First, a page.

One of the most common eye conditions is dry eyes, and this medical condition can occur because of several reasons. One of these reasons is a change in your hormones, with the culprits being the thyroid, insulin, and sex hormones. In addition, this medical condition occurs when the eyes have inadequate tears. Within this context, ‘inadequacy’ may either be a lack of quality in tears or a lack of quantity. This may lead to a certain instability in tear production, leading to inflammation and damage on the eyes’ surface.
Symptoms of Dry Eyes
Some of the signs of dry eyes you shouldn’t neglect include:
- Sensitivity to light;
- Blurred vision;
- Eye fatigue;
- A stinging or burning sensation in your eyes and;
- Mucus in or around the eyes.
Is There a Link Between Dry Eyes and Hormones?
As mentioned earlier, three hormones may be responsible for the eyes’ dryness including the sex, thyroid, and insulin hormones.
Most women are likely to experience dry eyes as they get older, and the leading cause is the drastic change in estrogen levels and other sex hormones within the female body. For instance, most women are likely to experience dry eyes during menopause due to fluctuations in the level of estrogen in the body.
Many experts are not sure how hormones cause dry eyes. For instance, while some studies have indicated that hormone replacement therapy (HRT) —used to treat the symptoms of menopause— may also treat dry eyes, other studies opine the contrary. It has also been shown that male hormones –androgens– may ease or worsen dry eyes in a person. Therefore, low androgen levels may affect the glands that coat the eyes’ surface, whether you are a woman or a man.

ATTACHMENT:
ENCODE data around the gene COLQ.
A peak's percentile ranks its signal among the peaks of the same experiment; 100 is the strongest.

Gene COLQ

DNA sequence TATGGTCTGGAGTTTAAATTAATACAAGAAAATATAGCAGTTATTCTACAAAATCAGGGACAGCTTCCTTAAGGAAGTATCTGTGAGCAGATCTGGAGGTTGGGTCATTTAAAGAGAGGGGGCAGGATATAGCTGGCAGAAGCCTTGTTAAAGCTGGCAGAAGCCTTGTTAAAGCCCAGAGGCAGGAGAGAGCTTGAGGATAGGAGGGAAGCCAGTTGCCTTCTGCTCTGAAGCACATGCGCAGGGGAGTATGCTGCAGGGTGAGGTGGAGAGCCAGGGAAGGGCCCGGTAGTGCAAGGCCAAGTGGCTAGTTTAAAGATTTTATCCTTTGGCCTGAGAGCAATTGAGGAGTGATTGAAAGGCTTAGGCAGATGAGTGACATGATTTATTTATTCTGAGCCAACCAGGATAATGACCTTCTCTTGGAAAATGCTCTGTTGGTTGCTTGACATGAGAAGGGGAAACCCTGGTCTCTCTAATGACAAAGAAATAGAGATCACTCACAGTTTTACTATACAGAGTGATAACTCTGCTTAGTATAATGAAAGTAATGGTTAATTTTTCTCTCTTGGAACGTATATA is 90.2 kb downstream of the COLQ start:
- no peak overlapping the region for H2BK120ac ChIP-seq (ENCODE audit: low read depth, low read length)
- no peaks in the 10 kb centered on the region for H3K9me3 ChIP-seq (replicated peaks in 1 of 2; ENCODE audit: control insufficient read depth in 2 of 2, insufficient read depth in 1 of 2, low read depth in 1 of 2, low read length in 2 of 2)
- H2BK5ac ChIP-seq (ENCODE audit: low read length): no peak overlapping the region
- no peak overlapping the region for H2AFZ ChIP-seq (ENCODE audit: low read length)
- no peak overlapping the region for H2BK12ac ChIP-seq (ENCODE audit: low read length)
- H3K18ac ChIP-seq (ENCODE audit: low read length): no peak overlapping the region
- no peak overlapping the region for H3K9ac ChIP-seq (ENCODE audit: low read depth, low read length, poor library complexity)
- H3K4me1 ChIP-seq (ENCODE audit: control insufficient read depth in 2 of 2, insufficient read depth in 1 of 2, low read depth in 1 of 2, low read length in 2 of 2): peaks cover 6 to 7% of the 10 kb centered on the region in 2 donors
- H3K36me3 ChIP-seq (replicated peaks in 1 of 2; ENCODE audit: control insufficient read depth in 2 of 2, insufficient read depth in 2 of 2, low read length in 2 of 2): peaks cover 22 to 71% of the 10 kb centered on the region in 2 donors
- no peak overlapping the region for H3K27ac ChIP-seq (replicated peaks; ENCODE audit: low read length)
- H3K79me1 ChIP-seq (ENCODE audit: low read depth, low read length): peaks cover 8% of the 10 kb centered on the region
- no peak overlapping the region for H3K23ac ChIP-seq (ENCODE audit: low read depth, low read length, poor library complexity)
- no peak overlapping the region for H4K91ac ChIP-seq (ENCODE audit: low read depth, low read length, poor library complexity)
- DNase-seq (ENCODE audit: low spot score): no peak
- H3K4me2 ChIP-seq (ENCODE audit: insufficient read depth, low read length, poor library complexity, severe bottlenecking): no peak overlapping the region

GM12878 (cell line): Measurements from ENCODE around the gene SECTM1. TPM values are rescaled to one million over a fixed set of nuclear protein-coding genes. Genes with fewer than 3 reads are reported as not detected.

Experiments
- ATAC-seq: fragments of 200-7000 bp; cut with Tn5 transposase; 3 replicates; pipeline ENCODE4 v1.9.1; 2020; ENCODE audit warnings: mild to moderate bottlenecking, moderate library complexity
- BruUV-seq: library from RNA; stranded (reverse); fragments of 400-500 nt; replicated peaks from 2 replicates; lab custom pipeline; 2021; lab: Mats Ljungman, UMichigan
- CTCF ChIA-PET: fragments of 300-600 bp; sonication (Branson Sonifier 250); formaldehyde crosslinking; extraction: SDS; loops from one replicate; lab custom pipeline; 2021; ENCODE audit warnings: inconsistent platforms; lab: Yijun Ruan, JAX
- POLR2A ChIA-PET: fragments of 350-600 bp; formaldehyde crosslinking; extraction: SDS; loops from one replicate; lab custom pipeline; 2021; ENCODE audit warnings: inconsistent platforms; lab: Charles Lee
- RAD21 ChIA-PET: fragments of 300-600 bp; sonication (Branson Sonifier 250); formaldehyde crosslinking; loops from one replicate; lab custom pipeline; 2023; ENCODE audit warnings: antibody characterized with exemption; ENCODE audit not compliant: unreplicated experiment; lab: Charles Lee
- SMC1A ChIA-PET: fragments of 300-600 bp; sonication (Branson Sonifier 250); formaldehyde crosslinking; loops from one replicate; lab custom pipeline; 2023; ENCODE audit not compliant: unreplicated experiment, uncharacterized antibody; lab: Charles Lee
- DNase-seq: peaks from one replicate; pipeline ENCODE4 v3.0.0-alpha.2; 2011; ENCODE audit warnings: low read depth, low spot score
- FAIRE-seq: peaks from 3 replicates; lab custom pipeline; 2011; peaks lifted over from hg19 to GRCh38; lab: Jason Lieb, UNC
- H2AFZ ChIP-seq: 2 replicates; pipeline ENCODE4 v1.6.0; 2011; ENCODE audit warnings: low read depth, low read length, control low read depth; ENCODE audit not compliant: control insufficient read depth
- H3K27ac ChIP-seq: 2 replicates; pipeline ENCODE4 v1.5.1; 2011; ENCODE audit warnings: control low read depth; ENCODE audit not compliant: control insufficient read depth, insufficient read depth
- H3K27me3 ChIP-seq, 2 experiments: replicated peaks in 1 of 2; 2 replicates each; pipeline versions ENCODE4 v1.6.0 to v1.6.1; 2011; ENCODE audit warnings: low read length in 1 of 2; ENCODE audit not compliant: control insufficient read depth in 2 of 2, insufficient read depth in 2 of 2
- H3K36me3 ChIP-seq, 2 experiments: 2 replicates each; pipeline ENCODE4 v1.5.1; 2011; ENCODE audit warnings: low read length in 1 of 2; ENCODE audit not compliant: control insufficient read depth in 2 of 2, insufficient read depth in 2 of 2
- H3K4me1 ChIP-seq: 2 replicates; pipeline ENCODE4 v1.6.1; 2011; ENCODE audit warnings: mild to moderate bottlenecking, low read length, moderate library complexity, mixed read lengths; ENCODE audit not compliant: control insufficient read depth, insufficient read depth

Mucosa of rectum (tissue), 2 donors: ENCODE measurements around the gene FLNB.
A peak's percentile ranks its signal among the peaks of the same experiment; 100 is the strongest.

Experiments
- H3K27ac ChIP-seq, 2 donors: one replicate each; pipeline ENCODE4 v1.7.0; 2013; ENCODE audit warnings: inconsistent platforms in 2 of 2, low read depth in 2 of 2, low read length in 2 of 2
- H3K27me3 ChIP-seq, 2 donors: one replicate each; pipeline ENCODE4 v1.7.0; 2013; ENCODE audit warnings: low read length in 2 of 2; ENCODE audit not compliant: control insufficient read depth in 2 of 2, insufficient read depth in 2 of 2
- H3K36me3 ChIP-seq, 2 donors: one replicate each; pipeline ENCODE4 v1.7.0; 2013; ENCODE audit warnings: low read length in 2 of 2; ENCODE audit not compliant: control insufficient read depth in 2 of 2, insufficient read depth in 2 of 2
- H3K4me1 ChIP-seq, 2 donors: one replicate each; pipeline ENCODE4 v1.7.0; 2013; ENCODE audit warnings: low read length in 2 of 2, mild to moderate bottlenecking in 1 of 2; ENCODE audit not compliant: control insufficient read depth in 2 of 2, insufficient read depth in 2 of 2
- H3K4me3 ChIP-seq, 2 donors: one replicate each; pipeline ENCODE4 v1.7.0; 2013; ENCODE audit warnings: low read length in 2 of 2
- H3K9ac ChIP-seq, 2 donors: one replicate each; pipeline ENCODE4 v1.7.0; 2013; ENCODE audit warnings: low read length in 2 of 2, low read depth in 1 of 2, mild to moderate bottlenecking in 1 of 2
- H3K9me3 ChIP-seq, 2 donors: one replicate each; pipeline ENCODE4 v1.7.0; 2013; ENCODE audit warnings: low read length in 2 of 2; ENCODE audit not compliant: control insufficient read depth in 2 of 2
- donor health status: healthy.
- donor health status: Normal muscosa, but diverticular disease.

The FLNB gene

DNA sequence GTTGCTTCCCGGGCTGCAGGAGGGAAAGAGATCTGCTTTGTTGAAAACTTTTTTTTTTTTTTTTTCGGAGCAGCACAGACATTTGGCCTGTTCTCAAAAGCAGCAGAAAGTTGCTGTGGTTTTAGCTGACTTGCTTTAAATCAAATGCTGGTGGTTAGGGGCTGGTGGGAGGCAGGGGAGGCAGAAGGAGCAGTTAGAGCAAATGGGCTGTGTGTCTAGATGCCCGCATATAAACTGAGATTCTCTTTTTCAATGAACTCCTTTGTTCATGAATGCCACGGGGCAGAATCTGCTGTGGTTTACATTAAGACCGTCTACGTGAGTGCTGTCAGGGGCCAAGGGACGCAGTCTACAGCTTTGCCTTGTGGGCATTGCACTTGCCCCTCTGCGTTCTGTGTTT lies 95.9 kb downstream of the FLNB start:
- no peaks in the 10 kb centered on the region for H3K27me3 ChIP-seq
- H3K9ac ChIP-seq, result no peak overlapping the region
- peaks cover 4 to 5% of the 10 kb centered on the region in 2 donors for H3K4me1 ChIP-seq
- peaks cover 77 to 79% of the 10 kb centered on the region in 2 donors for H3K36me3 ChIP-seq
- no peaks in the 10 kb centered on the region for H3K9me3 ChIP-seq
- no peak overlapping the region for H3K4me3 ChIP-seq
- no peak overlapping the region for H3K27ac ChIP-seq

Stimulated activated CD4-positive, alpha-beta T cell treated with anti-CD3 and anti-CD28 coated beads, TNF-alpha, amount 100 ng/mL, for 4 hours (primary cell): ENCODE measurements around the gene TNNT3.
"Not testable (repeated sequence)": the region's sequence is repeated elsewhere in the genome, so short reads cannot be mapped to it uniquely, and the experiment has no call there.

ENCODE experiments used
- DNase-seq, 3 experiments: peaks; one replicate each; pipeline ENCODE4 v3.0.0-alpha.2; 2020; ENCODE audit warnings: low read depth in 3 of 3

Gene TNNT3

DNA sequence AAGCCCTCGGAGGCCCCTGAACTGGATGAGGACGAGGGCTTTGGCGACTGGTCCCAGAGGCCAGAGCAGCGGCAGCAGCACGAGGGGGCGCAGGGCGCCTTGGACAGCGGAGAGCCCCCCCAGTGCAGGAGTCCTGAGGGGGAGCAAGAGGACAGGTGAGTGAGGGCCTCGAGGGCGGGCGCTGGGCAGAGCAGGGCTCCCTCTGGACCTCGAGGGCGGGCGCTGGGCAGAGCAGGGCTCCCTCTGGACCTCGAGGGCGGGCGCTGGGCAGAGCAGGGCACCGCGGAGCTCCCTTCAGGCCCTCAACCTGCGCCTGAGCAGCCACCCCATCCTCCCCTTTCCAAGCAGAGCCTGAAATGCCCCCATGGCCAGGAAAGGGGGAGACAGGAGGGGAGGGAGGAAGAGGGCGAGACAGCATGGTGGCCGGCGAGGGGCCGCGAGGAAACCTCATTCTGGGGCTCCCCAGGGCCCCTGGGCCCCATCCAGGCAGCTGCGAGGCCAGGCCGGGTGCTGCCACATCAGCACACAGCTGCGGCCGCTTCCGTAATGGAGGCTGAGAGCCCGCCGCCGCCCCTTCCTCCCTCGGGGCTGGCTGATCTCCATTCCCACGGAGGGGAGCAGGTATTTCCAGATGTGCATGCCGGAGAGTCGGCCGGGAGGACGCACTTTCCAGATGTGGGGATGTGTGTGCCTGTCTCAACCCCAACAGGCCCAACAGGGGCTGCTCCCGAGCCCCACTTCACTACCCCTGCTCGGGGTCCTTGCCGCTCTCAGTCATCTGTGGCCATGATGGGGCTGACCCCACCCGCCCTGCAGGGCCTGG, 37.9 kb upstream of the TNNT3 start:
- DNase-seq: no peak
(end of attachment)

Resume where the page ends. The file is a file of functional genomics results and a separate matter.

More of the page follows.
The thyroid hormone is produced in the neck, and changes to this hormone may also be responsible for your dry eyes. These changes may be caused by an autoimmune disease — a disease where the immune system mistakes the thyroid gland for germs and attack the glands.
Graves’ disease is one autoimmune disease that, at its early stages, is linked with high levels of thyroid glands. However, the hormonal level may drastically reduce, and this causes patients to have difficulty closing their eyelids. They also don’t blink often and can’t maintain a healthy amount of tears in their eyes.
Finally, insulin hormones may affect the eyes and cause dry eyes, especially when the person is dealing with diabetes. When dealing with type 1 or 2 diabetes, you may experience issues with the lacrimal gland producing tears.
In conclusion, there is a strong link between hormonal changes and dry eyes. For women going through menopause, the rapid fluctuations of estrogen levels may cause dry eyes for women. Although dry eyes are not restricted to women alone, androgen levels– found in both men and women– can also cause dry eyes in men.